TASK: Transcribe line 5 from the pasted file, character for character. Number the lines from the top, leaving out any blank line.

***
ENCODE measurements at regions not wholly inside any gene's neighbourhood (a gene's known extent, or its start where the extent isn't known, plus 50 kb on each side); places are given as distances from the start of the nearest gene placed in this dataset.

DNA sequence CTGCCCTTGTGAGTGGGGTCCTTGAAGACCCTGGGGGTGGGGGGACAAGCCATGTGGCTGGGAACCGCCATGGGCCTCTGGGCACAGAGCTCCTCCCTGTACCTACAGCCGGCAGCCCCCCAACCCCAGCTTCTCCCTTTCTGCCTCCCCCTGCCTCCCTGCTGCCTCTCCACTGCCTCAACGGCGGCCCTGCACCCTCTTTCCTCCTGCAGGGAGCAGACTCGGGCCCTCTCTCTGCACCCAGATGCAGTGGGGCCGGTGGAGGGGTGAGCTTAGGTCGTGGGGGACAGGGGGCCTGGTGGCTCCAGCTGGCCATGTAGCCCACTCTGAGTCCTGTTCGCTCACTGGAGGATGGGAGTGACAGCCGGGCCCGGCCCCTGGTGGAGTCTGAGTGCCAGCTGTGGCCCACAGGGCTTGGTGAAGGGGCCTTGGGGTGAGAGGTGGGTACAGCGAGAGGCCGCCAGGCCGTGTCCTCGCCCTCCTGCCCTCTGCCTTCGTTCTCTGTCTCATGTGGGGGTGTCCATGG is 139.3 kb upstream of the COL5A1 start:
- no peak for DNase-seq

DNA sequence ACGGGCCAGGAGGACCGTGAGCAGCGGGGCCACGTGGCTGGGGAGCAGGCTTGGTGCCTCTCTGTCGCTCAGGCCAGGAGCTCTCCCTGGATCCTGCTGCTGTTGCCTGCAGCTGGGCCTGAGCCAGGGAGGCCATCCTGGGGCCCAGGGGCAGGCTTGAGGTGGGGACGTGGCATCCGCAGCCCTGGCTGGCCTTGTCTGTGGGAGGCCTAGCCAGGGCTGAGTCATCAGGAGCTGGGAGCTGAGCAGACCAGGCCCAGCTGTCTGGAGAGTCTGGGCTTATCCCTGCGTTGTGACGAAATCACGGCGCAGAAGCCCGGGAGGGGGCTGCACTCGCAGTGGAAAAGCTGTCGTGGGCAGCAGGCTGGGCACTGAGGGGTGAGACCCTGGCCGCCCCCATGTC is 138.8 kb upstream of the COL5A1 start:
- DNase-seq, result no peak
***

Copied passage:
- DNase-seq, result no peak